The appraisal and prospects of planning processes in Latin America

The evaluation of the economic and social planning processes of developing countries is not an easy task. There are many factors which influence the effectiveness of this exercise, and its success is subject to unforeseeable developments and to variables with unpredictable effects. There is a tendency to equate the results of the planning process with the achievements of development, generally measured by the evolution of macroeconomic indicators. It may be asked whether such a comparison is valid or possible, however. The answer is not clear, since if the aim of planning is simply to speed up the growth rate, this rate may increase considerably without there being any significant changes in the socioeconomic structure, with the resuit that the system of production, the situation of the different social strata, and the country’s relations with the exterior may remain unchanged or change only to an insignificant extent. In contrast, it would be possible in theory to take the case of a planning process aimed not at bringing about deep-rooted changes in the structure of production but at improving and rationalizing the “natural” trends of economic development. In such a case it would be possible to predict the success of the process, but what significance would such a prediction have?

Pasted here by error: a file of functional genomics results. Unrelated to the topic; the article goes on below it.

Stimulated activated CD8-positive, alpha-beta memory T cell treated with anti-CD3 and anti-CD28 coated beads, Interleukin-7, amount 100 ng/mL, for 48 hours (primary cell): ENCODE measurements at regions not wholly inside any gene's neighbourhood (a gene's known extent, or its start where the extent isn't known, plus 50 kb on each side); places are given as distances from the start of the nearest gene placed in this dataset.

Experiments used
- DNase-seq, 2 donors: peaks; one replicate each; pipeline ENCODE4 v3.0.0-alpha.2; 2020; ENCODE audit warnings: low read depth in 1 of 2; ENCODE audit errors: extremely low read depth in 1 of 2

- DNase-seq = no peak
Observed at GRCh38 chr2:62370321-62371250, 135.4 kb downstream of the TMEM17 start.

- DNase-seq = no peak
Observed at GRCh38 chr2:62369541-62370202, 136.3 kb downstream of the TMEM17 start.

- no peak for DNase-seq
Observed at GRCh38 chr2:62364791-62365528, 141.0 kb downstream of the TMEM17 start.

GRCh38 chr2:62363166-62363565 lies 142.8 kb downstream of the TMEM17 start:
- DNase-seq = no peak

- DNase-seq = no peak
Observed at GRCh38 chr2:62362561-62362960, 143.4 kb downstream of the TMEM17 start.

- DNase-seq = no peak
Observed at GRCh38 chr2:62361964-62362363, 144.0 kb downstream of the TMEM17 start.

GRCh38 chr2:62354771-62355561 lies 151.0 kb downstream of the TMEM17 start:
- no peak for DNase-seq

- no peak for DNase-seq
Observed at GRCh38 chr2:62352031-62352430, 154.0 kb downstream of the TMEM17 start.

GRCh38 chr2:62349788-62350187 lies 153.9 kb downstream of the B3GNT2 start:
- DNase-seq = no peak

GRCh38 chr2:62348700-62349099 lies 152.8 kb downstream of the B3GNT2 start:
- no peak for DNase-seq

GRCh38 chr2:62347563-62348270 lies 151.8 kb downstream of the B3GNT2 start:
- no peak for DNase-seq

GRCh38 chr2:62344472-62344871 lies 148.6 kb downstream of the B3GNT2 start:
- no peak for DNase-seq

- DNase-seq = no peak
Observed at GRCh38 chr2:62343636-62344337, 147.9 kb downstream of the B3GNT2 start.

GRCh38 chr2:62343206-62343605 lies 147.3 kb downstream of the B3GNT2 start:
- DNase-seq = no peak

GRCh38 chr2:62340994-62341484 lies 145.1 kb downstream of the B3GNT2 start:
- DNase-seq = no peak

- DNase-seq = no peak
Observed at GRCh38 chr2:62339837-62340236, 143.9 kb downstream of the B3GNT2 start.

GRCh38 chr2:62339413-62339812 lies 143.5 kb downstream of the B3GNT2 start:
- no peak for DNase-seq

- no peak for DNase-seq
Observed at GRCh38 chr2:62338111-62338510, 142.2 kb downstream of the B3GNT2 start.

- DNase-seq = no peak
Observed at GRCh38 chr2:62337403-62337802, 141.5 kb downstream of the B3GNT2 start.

Related Subject(s): Economic and Social Development
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